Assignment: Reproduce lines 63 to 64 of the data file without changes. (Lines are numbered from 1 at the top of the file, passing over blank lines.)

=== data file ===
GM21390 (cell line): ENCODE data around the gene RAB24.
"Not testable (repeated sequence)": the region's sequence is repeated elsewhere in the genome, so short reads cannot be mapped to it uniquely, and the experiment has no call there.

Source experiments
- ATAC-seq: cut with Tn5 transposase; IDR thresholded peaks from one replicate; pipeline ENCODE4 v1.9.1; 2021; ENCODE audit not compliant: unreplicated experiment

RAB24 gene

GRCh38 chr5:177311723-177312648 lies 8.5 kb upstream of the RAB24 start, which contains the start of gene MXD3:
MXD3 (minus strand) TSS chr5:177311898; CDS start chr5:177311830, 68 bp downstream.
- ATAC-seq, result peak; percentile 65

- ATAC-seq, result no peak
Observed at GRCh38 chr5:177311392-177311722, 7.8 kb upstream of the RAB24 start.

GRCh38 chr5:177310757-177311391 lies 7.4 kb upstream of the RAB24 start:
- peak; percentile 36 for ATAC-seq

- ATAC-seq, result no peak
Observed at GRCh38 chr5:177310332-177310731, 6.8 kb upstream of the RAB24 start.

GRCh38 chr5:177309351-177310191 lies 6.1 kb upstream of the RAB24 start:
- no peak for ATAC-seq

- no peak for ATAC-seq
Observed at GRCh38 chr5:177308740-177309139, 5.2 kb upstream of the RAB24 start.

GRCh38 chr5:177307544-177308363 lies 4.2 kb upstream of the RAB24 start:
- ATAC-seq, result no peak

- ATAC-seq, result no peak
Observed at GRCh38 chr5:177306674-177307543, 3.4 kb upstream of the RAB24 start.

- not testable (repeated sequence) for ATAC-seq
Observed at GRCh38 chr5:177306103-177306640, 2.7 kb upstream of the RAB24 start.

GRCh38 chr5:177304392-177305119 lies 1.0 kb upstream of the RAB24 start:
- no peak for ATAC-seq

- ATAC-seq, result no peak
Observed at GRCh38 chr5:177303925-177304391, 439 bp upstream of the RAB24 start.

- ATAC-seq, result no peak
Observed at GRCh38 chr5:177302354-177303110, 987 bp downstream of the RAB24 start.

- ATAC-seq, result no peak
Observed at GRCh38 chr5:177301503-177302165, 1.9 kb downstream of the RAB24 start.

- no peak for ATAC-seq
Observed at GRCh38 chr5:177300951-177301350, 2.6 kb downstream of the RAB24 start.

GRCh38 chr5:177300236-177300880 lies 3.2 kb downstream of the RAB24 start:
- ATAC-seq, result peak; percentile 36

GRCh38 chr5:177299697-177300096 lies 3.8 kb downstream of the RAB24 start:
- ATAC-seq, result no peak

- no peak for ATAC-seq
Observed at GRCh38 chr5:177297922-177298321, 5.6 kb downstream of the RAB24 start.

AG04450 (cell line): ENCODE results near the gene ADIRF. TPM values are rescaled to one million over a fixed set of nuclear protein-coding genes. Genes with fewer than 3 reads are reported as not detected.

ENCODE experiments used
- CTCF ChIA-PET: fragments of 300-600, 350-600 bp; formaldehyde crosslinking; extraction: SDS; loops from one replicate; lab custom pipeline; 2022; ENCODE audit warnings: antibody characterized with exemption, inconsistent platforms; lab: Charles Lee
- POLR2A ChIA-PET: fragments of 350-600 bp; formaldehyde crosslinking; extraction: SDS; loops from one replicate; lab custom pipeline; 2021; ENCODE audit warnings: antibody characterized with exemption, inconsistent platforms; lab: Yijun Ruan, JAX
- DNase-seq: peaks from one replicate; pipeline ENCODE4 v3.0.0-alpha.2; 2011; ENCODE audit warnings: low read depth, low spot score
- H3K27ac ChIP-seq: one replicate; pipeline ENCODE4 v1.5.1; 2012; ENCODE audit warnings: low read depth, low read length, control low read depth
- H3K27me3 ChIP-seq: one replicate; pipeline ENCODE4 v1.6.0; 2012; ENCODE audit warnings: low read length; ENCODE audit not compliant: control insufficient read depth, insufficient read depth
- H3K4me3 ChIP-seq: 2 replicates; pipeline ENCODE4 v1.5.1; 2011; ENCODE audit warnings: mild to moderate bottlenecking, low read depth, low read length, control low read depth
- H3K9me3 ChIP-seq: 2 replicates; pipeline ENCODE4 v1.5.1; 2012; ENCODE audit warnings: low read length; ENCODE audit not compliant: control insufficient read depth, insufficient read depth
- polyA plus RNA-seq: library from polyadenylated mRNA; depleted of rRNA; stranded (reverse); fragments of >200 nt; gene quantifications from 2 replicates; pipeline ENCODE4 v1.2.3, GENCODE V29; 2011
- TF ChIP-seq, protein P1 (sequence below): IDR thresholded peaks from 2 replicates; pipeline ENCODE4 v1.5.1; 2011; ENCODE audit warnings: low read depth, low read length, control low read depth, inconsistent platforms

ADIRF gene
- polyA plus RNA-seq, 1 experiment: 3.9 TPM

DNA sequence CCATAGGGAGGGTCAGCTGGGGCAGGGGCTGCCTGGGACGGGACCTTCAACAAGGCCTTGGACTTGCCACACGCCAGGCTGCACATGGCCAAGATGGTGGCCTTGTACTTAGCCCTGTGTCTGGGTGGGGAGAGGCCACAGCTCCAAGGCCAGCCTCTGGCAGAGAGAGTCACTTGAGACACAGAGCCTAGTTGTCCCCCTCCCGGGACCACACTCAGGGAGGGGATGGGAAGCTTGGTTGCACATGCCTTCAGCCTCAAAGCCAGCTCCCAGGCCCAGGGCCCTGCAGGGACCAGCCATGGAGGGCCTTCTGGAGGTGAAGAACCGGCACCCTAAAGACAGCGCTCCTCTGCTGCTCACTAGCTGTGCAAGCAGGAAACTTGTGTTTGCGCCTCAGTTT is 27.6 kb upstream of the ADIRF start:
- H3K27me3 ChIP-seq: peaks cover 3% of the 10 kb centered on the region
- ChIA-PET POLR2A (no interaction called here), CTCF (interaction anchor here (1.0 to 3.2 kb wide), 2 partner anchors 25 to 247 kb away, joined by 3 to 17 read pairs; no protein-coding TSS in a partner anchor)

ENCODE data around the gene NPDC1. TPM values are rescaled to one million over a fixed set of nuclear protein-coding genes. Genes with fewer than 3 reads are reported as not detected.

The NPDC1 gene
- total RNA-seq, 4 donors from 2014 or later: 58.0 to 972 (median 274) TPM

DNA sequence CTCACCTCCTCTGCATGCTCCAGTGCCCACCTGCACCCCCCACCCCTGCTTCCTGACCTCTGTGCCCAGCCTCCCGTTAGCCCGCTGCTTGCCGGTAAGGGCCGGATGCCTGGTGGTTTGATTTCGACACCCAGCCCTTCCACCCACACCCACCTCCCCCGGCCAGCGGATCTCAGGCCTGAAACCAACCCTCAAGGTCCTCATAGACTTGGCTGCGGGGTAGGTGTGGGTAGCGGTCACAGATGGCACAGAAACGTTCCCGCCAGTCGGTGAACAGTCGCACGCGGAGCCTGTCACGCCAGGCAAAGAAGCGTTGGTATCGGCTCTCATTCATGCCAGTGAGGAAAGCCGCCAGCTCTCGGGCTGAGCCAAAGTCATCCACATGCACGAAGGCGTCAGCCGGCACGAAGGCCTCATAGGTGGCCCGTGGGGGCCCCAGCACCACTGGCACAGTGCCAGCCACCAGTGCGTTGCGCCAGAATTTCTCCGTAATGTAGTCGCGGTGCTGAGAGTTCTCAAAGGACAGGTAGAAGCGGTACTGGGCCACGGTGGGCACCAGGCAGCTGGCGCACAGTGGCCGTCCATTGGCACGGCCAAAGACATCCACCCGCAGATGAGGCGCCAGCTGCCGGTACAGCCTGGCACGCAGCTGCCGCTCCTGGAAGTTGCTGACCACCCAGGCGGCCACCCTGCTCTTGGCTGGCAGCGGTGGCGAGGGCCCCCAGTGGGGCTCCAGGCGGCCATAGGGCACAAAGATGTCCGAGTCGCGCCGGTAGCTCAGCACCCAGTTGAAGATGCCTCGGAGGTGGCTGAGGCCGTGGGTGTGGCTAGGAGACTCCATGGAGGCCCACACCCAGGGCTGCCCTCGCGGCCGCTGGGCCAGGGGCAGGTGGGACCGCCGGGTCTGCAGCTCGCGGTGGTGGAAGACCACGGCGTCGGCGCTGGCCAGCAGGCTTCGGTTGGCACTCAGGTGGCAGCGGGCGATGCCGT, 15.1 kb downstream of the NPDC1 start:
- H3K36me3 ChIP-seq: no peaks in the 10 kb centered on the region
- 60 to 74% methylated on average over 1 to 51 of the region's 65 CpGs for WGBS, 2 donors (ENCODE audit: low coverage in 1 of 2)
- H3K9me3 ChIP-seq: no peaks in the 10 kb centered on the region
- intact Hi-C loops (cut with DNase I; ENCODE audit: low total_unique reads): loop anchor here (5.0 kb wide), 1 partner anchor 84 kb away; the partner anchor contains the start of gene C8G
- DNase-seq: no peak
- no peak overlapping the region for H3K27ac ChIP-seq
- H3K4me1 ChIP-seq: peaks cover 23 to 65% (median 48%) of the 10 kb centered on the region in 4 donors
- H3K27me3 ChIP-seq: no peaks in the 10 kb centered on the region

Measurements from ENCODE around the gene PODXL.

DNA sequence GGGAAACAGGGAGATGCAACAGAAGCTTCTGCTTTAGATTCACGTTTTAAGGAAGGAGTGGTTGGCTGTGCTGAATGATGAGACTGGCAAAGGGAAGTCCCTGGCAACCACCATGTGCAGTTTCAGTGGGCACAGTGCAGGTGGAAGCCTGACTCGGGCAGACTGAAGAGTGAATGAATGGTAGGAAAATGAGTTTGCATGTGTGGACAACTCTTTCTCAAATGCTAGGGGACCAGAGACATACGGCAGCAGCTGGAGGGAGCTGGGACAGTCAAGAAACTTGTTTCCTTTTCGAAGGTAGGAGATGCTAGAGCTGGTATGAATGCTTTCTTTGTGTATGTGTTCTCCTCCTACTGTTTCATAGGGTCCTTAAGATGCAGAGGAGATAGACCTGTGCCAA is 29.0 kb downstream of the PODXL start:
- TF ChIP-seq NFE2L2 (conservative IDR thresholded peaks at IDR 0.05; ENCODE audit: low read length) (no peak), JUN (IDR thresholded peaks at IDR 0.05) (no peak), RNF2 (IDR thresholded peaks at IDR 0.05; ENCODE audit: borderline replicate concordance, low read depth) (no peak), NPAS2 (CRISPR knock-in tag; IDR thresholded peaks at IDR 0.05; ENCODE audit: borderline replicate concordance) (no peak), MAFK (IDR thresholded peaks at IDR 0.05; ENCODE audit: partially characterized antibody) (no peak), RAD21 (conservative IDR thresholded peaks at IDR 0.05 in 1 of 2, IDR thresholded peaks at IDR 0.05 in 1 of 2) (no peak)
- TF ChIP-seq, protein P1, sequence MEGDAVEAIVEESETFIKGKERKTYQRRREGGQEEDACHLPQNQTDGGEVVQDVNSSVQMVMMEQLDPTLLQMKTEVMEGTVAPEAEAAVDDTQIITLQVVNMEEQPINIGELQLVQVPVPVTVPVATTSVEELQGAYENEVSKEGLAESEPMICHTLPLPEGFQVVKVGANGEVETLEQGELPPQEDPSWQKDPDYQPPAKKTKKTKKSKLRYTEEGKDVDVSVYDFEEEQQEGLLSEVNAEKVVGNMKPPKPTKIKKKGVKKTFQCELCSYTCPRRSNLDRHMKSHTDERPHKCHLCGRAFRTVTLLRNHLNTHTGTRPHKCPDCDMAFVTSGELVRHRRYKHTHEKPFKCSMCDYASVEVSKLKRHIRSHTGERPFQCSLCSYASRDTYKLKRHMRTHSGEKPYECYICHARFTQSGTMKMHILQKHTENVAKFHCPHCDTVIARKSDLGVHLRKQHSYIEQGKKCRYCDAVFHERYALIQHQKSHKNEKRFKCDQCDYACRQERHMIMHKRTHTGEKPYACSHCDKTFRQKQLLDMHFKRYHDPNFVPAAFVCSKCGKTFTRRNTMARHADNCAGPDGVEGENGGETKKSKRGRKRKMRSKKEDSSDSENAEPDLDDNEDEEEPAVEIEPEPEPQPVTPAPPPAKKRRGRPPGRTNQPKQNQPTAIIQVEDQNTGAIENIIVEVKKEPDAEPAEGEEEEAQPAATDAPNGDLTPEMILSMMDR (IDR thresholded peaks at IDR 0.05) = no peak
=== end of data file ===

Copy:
- H3K9me3 ChIP-seq: no peaks in the 10 kb centered on the region
- intact Hi-C loops (cut with DNase I; ENCODE audit: low total_unique reads): loop anchor here (5.0 kb wide), 1 partner anchor 84 kb away; the partner anchor contains the start of gene C8G